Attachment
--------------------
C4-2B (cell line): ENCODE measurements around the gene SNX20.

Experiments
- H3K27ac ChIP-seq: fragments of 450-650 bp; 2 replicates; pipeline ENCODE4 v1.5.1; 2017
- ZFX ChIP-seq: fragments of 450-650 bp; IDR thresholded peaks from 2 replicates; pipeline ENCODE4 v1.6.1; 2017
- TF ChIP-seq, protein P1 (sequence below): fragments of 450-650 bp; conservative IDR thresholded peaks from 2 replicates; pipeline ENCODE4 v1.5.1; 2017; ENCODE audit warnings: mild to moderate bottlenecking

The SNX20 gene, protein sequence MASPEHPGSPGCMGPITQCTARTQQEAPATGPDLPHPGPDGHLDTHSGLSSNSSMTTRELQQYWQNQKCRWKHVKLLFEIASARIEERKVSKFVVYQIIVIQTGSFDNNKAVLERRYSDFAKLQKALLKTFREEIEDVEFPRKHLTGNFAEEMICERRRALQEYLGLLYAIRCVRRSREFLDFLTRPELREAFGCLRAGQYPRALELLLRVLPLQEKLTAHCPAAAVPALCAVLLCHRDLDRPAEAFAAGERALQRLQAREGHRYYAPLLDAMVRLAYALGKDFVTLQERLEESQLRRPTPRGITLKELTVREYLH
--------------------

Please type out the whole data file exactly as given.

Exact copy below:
C4-2B (cell line): ENCODE measurements around the gene SNX20.

Experiments
- H3K27ac ChIP-seq: fragments of 450-650 bp; 2 replicates; pipeline ENCODE4 v1.5.1; 2017
- ZFX ChIP-seq: fragments of 450-650 bp; IDR thresholded peaks from 2 replicates; pipeline ENCODE4 v1.6.1; 2017
- TF ChIP-seq, protein P1 (sequence below): fragments of 450-650 bp; conservative IDR thresholded peaks from 2 replicates; pipeline ENCODE4 v1.5.1; 2017; ENCODE audit warnings: mild to moderate bottlenecking

The SNX20 gene, protein sequence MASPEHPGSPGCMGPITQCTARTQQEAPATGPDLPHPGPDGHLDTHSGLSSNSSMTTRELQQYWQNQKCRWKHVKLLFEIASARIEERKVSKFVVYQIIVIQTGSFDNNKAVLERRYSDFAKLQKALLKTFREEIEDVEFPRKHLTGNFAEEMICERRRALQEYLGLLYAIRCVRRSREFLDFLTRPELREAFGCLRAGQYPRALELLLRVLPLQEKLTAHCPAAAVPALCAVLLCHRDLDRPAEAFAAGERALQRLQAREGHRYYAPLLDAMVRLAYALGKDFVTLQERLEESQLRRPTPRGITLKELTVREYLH